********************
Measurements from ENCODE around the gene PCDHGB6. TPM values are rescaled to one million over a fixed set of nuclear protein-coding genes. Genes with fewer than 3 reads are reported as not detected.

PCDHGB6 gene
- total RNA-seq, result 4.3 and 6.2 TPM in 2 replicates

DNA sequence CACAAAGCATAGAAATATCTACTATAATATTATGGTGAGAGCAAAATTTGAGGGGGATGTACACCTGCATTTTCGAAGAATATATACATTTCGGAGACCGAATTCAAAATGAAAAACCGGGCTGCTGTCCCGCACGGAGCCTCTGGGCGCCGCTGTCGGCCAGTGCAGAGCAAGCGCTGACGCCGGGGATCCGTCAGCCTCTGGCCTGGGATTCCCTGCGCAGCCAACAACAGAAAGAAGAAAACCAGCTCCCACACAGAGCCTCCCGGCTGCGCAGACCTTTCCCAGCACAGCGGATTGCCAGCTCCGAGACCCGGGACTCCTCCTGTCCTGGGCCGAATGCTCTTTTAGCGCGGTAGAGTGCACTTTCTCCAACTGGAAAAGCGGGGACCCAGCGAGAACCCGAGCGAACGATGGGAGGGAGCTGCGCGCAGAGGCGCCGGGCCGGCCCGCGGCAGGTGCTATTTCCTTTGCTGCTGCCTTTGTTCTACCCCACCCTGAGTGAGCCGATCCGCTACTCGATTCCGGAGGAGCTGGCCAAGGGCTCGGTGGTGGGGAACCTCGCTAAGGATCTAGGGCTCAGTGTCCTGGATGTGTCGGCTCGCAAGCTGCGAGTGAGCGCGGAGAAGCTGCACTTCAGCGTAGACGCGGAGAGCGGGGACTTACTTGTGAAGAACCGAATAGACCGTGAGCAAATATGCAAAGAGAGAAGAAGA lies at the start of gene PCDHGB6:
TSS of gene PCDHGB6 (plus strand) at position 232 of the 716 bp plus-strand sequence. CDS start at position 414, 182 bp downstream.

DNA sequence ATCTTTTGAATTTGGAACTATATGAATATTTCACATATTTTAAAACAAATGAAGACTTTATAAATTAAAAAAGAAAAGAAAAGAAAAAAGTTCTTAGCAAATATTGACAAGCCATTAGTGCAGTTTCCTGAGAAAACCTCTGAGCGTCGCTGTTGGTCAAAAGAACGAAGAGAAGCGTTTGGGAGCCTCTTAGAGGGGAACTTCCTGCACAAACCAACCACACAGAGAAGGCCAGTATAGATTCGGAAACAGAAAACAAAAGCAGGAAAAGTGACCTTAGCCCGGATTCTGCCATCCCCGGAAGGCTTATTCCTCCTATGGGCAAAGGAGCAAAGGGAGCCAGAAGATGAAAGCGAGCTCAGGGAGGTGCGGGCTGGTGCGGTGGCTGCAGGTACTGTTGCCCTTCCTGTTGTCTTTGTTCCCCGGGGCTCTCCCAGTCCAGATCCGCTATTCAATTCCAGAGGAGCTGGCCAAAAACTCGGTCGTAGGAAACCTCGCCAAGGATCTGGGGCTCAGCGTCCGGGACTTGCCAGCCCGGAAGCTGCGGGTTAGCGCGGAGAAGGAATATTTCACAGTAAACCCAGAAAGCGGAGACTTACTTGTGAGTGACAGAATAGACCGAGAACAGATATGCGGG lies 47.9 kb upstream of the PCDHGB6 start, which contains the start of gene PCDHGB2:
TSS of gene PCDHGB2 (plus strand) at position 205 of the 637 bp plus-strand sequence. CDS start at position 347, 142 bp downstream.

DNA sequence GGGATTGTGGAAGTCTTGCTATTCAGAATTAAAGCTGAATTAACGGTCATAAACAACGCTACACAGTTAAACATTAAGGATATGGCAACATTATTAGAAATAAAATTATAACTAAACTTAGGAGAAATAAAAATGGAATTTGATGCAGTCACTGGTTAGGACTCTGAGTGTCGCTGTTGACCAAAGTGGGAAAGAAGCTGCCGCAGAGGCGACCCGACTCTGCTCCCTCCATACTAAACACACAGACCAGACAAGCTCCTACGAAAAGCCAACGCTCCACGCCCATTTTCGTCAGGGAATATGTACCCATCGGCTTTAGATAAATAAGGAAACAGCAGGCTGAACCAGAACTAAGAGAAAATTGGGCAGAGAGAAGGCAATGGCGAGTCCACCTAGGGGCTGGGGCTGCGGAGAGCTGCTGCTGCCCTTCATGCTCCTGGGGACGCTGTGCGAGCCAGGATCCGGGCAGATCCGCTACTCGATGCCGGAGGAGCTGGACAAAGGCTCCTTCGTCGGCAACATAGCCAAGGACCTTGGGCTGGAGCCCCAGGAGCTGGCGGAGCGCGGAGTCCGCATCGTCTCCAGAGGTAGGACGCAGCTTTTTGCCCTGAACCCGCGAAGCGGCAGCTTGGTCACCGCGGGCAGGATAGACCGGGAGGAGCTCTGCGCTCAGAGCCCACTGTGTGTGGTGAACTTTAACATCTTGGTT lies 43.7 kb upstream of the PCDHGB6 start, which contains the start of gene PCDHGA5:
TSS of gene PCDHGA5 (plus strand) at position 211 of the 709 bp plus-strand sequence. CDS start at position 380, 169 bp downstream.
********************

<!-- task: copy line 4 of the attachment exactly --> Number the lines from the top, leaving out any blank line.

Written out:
DNA sequence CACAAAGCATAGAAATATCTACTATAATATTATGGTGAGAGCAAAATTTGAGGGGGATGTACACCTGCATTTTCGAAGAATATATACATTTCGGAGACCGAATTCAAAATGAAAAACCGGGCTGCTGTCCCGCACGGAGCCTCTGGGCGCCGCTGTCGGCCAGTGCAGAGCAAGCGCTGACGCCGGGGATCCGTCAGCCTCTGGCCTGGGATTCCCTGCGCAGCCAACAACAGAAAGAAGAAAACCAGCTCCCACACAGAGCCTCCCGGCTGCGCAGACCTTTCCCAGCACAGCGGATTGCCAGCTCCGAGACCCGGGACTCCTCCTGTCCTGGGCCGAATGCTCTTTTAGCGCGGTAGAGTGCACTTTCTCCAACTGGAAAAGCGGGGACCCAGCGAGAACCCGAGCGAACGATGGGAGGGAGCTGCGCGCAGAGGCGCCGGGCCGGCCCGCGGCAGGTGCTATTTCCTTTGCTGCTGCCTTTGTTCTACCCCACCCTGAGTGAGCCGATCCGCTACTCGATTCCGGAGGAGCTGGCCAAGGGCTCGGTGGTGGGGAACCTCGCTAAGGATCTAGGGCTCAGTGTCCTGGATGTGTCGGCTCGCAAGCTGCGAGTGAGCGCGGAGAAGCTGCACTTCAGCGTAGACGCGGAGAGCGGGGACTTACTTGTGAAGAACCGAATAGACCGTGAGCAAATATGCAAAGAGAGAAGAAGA lies at the start of gene PCDHGB6: